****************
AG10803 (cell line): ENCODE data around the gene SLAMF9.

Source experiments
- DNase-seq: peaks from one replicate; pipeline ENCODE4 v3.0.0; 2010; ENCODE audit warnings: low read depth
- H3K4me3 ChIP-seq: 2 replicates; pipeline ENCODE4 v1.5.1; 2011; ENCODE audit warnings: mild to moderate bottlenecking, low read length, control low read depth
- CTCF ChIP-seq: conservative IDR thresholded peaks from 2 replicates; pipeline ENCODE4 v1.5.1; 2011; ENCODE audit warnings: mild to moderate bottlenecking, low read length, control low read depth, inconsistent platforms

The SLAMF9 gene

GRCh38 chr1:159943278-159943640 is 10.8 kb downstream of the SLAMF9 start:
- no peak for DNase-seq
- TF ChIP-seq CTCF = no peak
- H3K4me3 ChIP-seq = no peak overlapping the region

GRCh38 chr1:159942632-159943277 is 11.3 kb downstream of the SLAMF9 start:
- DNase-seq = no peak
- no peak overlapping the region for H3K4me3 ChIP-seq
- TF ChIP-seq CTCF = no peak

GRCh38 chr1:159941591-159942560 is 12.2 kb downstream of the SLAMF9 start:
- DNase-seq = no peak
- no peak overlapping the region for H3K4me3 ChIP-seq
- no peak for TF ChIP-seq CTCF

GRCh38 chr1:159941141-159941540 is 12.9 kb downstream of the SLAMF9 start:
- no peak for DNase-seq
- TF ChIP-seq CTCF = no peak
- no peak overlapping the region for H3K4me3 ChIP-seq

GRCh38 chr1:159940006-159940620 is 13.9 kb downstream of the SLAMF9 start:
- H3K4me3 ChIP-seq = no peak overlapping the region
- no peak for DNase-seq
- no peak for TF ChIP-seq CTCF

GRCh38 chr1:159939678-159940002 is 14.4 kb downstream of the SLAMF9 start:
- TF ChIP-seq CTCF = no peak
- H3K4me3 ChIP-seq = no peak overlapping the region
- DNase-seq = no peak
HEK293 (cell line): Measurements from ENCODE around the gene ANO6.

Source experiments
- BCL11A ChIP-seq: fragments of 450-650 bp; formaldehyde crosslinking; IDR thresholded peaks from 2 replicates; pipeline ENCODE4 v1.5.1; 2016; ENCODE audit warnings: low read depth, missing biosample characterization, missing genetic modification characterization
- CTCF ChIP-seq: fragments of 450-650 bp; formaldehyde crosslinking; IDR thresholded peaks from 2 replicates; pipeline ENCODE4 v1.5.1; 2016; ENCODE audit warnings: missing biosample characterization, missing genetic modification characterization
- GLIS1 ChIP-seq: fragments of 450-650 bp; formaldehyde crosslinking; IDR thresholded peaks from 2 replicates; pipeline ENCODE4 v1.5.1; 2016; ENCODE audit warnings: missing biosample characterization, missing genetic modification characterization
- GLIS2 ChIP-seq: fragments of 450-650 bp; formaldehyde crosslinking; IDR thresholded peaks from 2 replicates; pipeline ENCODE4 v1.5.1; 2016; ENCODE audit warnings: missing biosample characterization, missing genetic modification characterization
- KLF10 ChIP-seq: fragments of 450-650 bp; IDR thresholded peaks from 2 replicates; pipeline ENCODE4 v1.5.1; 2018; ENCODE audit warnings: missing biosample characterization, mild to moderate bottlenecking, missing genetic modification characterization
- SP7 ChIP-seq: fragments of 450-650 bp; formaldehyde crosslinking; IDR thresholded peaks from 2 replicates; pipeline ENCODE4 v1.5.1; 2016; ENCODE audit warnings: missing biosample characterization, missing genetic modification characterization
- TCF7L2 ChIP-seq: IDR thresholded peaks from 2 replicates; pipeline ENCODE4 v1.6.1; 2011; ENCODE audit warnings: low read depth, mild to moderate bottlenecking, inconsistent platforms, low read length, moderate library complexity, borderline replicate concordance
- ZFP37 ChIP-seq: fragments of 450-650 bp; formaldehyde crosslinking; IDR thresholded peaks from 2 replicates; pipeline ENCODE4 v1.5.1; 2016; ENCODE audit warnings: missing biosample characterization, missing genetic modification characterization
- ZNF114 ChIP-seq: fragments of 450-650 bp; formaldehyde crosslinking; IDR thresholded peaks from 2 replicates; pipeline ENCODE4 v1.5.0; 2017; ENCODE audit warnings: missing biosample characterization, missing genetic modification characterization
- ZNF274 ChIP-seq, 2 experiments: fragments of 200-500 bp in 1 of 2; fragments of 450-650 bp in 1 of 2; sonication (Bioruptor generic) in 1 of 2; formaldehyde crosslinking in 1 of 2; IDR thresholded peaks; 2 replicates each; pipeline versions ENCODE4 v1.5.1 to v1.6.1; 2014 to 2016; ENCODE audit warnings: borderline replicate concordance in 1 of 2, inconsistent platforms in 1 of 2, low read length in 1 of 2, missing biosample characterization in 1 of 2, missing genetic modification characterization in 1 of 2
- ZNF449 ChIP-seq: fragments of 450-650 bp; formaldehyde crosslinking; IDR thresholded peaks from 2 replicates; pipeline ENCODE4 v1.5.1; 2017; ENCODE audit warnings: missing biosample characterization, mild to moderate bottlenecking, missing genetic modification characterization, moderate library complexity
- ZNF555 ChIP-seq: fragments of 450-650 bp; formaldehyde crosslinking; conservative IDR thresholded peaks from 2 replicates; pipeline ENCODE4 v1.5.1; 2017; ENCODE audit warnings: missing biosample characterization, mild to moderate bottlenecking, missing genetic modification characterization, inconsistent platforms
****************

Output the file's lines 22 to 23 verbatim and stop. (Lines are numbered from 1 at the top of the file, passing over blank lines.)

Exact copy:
- no peak overlapping the region for H3K4me3 ChIP-seq

GRCh38 chr1:159940006-159940620 is 13.9 kb downstream of the SLAMF9 start: